Fiona Baumer

Fiona Baumer

Assistant Professor - University Medical Line, Neurology
Assistant Professor - University Medical Line, Pediatrics
Member, Bio-X
Member, Maternal & Child Health Research Institute (MCHRI)
Member, Wu Tsai Neurosciences Institute
Board Certification: American Board of Psychiatry and Neurology, Neurology with Special Qualifications in Child Neurology (2015)
Residency: Boston Children's Hospital (2015) MA
Residency: Boston Children's Hospital (2012) MA
Board Certification: American Board of Psychiatry and Neurology, Epilepsy (2016)
Fellowship: Lucile Packard Children's Hospital (2016) CA
Medical Education: Harvard Medical School (2010) MA
Dr. Fiona Baumer is an Assistant Professor in the Department of Neurology, Division of Child Neurology. She is a graduate of the Stanford Human Biology program and pursued medical training at Harvard Medical School and Boston Children's Hospital. She returned to Stanford for epilepsy fellowship and now serves as an attending in child neurology. Her clinical efforts focus on caring for children with epilepsy and running the TMS Presurgical Mapping Program. She has completed post-doctoral work in the labs of Dr. Robert Fisher and Dr. Amit Etkin, focusing on using transcranial magnetic stimulation paired with electroencephalography (TMS-EEG) to study brain dynamics in children with epilepsy. As a result of this work, she was awarded the K23 Mentored Patient-Oriented Research Career Development Award from the National Institute of Health. She is also a co-PI for a National Consortium of Pediatric TMS Centers funded by the Pediatric Epilepsy Research Foundation.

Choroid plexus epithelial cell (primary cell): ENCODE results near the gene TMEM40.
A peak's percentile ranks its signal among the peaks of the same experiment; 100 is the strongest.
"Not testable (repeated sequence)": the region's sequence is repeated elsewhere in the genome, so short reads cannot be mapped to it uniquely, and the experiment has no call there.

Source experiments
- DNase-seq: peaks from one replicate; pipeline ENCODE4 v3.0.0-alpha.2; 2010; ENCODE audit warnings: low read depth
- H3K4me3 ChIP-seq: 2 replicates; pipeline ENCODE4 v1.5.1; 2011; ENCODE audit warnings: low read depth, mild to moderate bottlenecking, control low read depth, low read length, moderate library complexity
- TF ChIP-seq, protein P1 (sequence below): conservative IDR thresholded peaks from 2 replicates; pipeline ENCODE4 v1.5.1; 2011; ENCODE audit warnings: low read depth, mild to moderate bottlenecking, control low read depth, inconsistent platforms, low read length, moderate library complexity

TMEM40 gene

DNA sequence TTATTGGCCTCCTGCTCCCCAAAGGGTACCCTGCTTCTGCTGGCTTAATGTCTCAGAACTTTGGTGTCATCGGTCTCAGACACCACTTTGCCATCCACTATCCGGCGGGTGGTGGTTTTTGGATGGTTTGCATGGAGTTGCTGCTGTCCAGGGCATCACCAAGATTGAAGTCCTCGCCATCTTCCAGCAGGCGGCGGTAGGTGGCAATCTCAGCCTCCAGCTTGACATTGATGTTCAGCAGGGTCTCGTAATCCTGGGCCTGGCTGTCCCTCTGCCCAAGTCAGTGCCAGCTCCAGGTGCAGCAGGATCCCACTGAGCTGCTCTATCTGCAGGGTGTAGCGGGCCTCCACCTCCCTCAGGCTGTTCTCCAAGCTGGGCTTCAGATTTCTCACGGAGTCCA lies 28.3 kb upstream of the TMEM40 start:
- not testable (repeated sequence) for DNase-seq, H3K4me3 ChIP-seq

Dr. Baumer's research focuses on understanding the impact of abnormal brain activity (called spike waves) on brain network connectivity to determine if spike waves contribute to cognitive comorbidities in children with epilepsy. Her research uses high-density EEG and TMS-EEG to study how children with epilepsy process language and to determine the impact of spike waves on this processing. The goal of her research is to determine if non-invasive stimulation techniques like TMS may be a feasible therapy to improve language, learning and cognition in this population.